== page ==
|You are here: Rediff Home » India » News » Columnists » T P Sreenivasan|
Taj Mahal hotel is the target of terrorist attack
B Raman: Are our nuclear establishments safe?
Is this the Indian Mujahideen's revenge on the ATS?
'Terrorists may have come by boat'
Shivraj Patil rushes to Mumbai
ATS chief, 2 other policemen, killed in terror strike
Deccan Mujahideen claims rseponsibillity
'Attackers were looking for British, Americans'
200 NSG commandoes on way to Mumbai
IB confirms it was a terror attack
Karkare came to Vienna as my consular officer, who could have remained in the embassy, dealing with passports and visas. But it did not take long for me to discover his talent for diplomacy. Apart from the International Atomic Energy Agency, Vienna has a number of agencies, which deal with drugs, organised crime, corruption and terrorism. Though technical in nature, these agencies are as much political as the other UN bodies and delicate negotiations take place in them.
Unlike the other diplomats, who handled the work of these agencies, Karkare had hands-on experience of the issues and, combined with his charming manners and helpful nature, he became a popular and sought after figure in the committee rooms. He was heard with attention as he had rare insights into the facts on the ground with regard to the subjects under discussion. His contribution to the debates was very substantial.
A major undertaking during our stay in Vienna was the preparation of a UN Convention against Corruption, which entailed intergovernmental negotiations over two years. India was given the responsibility to lead the negotiations on several sections, including the most sensitive issue of return of assets accumulated by corruption and stashed away in Western banks. Money laundering and related crimes were also under discussion. Karkare's wealth of experience in each of these areas was a great asset to us in getting the work of the convention completed in time. The convention may have made no difference to corruption in the world, but the professional success we had in Vienna was mainly on account of Karkare's experience.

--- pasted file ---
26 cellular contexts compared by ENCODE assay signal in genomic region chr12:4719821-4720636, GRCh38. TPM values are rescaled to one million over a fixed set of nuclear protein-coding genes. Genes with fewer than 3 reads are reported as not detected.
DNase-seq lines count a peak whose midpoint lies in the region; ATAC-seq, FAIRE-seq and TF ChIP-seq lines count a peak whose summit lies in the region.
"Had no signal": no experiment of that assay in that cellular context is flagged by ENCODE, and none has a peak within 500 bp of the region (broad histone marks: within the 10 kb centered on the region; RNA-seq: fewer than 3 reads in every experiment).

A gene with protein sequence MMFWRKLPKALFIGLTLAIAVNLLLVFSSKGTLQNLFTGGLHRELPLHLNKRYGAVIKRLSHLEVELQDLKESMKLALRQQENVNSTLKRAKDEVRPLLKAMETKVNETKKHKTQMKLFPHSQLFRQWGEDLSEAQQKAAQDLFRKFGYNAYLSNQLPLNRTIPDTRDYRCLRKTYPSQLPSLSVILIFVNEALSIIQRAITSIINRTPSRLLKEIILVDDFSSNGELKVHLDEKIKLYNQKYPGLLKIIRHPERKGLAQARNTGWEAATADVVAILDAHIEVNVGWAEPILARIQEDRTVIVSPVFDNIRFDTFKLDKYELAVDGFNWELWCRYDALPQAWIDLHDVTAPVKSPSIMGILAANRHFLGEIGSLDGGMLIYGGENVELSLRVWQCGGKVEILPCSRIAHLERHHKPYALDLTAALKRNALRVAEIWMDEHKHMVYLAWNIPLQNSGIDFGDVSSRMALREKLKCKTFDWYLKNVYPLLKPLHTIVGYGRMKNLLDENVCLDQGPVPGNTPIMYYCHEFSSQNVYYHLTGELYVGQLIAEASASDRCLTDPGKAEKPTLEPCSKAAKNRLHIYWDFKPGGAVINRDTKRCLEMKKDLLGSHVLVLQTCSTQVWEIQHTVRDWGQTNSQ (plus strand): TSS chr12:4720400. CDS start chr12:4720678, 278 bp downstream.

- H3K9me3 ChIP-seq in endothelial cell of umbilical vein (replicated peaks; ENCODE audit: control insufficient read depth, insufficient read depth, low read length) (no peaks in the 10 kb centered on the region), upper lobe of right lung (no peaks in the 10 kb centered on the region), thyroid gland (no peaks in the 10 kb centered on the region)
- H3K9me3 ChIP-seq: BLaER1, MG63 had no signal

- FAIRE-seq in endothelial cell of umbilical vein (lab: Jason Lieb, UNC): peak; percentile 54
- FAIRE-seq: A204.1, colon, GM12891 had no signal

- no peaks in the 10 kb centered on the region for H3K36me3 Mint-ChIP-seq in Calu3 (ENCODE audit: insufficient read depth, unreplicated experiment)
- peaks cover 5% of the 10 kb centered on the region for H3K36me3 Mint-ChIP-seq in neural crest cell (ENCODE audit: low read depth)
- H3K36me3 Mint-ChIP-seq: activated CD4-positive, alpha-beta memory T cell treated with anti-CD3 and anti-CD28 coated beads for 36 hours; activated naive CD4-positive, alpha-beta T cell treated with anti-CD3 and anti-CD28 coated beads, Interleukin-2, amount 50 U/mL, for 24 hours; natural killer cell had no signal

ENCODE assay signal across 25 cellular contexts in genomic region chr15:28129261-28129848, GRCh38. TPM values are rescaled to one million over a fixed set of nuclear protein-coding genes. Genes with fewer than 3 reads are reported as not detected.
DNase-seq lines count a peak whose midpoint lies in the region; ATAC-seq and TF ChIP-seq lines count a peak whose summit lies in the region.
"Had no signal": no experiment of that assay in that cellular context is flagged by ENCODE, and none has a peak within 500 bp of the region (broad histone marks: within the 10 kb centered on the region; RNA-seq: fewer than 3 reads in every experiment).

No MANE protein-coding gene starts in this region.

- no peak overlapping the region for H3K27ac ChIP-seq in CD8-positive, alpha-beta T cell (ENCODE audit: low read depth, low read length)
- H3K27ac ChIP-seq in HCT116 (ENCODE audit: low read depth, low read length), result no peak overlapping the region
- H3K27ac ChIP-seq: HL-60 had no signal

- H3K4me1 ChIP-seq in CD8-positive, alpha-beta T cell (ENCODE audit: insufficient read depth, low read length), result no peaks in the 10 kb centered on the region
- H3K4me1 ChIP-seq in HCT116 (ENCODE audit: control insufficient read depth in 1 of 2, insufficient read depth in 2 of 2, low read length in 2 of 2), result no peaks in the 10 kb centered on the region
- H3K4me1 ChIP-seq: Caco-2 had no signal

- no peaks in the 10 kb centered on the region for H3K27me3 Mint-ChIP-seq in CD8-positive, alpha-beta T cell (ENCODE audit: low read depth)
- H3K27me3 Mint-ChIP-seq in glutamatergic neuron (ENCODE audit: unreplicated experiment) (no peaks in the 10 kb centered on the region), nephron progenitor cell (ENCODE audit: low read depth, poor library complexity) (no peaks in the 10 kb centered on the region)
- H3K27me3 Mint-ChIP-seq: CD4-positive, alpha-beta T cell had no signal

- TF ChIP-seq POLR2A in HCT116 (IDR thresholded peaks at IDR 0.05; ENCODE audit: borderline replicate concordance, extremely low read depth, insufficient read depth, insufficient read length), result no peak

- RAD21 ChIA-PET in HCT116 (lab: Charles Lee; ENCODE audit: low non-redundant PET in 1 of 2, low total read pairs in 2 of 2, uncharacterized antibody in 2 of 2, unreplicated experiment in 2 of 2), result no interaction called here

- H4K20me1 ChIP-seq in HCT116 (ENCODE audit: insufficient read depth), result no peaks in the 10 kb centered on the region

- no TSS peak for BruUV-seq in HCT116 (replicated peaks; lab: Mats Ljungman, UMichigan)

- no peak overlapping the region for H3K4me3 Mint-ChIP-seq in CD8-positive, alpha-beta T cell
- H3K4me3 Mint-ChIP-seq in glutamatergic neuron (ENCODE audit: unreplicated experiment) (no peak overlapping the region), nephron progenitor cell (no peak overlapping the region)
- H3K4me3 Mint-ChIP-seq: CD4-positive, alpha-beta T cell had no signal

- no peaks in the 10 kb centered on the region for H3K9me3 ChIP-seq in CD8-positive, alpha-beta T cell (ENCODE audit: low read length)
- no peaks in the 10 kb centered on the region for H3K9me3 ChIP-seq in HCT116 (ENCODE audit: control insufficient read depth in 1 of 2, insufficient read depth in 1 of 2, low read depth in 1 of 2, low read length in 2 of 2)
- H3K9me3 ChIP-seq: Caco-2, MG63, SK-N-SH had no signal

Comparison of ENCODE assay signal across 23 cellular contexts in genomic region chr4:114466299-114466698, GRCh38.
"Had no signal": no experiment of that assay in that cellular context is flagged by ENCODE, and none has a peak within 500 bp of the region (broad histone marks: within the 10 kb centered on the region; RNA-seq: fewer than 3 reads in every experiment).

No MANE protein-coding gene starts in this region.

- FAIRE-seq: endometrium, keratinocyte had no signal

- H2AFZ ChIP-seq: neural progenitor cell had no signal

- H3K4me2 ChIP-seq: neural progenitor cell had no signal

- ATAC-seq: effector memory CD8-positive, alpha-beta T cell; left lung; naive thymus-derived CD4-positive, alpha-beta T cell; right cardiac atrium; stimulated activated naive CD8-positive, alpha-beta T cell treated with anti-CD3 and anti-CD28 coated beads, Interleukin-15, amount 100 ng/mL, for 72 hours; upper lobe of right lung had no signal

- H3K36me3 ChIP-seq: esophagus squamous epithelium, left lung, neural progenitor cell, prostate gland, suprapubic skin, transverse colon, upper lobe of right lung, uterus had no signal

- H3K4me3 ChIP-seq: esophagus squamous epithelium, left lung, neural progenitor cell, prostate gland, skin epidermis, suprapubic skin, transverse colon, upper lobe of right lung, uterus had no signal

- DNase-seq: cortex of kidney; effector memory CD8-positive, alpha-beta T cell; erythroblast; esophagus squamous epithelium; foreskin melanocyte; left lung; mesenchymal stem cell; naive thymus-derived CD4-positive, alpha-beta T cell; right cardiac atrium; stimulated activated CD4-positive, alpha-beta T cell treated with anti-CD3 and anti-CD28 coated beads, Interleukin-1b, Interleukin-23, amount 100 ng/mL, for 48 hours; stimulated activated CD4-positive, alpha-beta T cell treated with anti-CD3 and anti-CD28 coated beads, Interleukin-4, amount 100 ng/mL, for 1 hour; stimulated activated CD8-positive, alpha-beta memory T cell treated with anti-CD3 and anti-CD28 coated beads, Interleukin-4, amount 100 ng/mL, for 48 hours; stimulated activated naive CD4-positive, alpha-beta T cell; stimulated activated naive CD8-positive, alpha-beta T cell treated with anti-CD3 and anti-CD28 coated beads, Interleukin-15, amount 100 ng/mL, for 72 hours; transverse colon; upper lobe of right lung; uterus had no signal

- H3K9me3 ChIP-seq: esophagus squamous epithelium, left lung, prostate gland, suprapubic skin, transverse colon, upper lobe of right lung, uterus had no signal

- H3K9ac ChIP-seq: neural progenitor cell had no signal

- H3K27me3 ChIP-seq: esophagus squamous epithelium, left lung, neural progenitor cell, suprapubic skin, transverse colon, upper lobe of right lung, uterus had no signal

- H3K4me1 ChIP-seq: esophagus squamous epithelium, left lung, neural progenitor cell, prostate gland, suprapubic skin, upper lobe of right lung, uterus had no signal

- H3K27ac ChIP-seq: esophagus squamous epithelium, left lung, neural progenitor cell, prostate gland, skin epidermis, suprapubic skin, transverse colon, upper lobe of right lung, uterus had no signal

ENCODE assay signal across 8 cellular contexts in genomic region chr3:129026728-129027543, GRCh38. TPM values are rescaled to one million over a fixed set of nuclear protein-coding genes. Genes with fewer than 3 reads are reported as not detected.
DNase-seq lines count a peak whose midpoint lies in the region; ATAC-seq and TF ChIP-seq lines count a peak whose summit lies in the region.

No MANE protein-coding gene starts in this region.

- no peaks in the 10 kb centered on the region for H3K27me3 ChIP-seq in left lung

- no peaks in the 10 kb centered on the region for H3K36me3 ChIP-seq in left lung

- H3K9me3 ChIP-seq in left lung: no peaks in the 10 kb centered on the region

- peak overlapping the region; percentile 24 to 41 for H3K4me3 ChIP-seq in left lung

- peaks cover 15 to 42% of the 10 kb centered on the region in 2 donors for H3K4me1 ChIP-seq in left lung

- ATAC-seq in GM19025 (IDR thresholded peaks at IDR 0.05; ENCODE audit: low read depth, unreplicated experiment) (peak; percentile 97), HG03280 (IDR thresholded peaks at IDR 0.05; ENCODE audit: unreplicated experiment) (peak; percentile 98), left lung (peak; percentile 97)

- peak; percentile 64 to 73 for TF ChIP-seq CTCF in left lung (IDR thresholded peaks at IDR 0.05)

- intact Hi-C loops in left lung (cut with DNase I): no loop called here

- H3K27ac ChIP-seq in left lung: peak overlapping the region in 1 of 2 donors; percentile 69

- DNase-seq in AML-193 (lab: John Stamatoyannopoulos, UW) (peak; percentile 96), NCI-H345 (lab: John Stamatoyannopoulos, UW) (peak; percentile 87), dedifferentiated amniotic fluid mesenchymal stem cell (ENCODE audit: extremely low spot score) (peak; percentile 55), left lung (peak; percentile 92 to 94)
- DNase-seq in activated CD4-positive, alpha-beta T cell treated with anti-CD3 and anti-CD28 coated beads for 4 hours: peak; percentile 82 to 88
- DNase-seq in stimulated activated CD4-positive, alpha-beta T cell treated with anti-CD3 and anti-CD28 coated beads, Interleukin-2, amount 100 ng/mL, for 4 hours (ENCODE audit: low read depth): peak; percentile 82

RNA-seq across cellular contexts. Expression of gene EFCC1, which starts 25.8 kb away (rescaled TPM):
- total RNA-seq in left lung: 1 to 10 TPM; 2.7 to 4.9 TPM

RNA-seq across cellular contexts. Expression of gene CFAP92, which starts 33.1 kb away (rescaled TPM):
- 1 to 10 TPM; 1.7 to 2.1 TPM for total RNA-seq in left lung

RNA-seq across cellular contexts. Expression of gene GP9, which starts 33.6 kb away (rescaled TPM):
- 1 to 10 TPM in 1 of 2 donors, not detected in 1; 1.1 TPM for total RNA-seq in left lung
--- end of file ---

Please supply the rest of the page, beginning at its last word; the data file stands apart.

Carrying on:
The events of 9/11 took place within months after Karkare arrived in Vienna. A small terrorism unit, hidden away in a corner of the Vienna International Centre came into the limelight and ways were sought to strengthen it to deal with new responsibilities. We had good contacts with the unit and had also made some financial contribution to it because of our own interest in promoting a comprehensive convention against terrorism. Karkare worked very hard for several months afterwards to strengthen the unit and add content to its work.
Karkare was equally at home with the Indian community in Vienna. As the consular officer, he rendered prompt and helpful service to the community and became very popular. He entertained extremely well at his home even though his wife was away in India as she was teaching there and taking care of the children. He was also interested in music and other arts and he readily compeered many shows organized by the embassy. He even dabbled in palmistry and used his skills to collect money at the embassy ladies' charity bazaar in Vienna. Visitors from India were very welcome in his home, which was, for some time, in the compound of the famous Shoenbrunn Palace.
To handle huge and demanding delegations from India to the Commission on Drugs and to give attention, at the same time, to the negotiations was no easy task, but he managed both with skill. When Karkare left Vienna after five years, he left behind a host of friends and admirers of all nationalities. He could have found a sinecure in one of the UN agencies, but he decided to return home to his chosen profession of protecting his fellow men.
Back in Mumbai, Karkare plunged into anti-terrorist work, the international dimensions of which he had understood in Vienna. I met him several times both in Mumbai and in Kerala [Images] and he appeared excited about the work he was doing. His children had done well and he was reunited with the family. He was not unaware of the risks involved, but took them in his stride. Every time I saw him on television, I felt proud of him, but also feared for him. He was playing with fire every minute.
I woke up with some uneasiness at 2 am on November 27 without knowing that terrorists had struck Mumbai and instinctively switched on the BBC to hear the terrible news that Karkare fell to the bullets of a terrorist. In the TV footage of him, he appeared calm and collected as he put on the helmet and a bullet-proof jacket before chasing the terrorists, but his brave act of fighting the terrorists personally ended in tragedy. He will be remembered for his patriotism, courage and sacrifice, but he should also be remembered for the diplomatic battles he waged for India in the halls of the Vienna International Centre.
|Email | Print | Get latest news on your desktop|
|© 2008 Rediff.com India Limited. All Rights Reserved. Disclaimer | Feedback|